Thomas Nashe- His Final Works and his place in English Literature

His Pamphlets and Controversies


His Final Works and his place in English Literature


In his pamphlet Lenten Stuffe written in 1598, he complains that “here in the couontrey” he is “bereaued” of his “note-books and all books else”. It is a very intriguing work being a panegyric on Great Yarmouth and his famous staple commodity. On June 1, 1599, Whitgift and Bishop Bancroft issued the order that “all Nasshes bookes and Doctor Harveys books be taken wheresoeuer they maye be found and that none of theire books bee euer printed hereafter”. In 1600 the last work of Nash, Summer’s Last Will and Testament, written eight years earlier, appeared in print. It may even be posthumously published some believe. Thus this brilliant satirist who shocked and delighted literary London with his mordant wit quietly disappeared from the scene. When and where he died and where he is buried are unknown except, In Charles Fitzgeffrey’s Affaniae (1601) he is referred to as already deceased.

The literary critics of 1590s and the next hundred years were concerned with classical learning, legend and history. As a result they compared Nashe with the satirists of ancient Rome. During the first half of the 17th Century, then, Nashe was remembered chiefly as a satirist- the author of Pierce Penilesse, the Witty opponent of the Cambridge scholar Gabriel Harvey, and the champion of the Church of England against Martin Marprelate. Nashe has far more in common with satirical American journalists Art Buchwald or Russell Baker than with Philip Sidney and his numerous followers during the 17th and 18th Century. Unlike Spenser or Milton he had no ambition to write the great English epic or to please the fit though few. Instead, like the columnist of present days he was the interpreter of his own time for the understanding and enjoyment of his reader.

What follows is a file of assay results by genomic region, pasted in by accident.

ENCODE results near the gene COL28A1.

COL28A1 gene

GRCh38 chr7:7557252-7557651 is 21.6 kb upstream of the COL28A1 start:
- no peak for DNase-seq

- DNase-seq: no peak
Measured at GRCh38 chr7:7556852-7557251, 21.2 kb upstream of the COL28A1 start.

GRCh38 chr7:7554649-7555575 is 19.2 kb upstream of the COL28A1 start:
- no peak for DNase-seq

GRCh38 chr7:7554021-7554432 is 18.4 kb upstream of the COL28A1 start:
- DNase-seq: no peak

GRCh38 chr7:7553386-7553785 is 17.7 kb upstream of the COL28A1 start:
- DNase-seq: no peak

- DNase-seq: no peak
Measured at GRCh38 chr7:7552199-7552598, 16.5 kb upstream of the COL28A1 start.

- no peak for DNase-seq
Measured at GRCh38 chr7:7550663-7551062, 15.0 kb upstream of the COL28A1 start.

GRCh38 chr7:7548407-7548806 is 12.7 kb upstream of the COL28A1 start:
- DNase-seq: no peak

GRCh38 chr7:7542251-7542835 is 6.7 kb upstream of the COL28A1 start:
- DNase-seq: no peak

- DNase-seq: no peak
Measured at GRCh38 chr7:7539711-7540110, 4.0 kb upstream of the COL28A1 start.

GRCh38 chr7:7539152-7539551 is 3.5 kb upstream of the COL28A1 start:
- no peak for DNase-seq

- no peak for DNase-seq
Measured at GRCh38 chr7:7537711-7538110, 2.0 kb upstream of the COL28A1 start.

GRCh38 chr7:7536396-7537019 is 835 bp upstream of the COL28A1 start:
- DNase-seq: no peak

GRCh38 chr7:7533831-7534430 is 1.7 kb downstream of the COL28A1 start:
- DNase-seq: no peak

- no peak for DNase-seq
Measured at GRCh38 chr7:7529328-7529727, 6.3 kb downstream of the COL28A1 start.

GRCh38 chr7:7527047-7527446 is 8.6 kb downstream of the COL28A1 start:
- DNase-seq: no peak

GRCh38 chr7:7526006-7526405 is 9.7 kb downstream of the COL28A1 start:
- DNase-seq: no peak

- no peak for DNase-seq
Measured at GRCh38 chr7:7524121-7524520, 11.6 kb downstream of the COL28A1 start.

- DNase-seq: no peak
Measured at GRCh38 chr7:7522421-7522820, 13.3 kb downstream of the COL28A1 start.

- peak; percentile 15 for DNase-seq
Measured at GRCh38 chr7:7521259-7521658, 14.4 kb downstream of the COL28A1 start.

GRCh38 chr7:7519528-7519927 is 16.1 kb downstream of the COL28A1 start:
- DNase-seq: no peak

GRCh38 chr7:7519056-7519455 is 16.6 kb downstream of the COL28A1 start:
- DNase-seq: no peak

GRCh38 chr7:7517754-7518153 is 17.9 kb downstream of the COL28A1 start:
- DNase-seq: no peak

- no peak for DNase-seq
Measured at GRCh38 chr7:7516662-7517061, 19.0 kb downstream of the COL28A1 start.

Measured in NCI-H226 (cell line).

Timeline

Sources:

Thomas Nashe By McGinn, Donald Joseph

A History of the Elizabethan Literature- George Saintsbury

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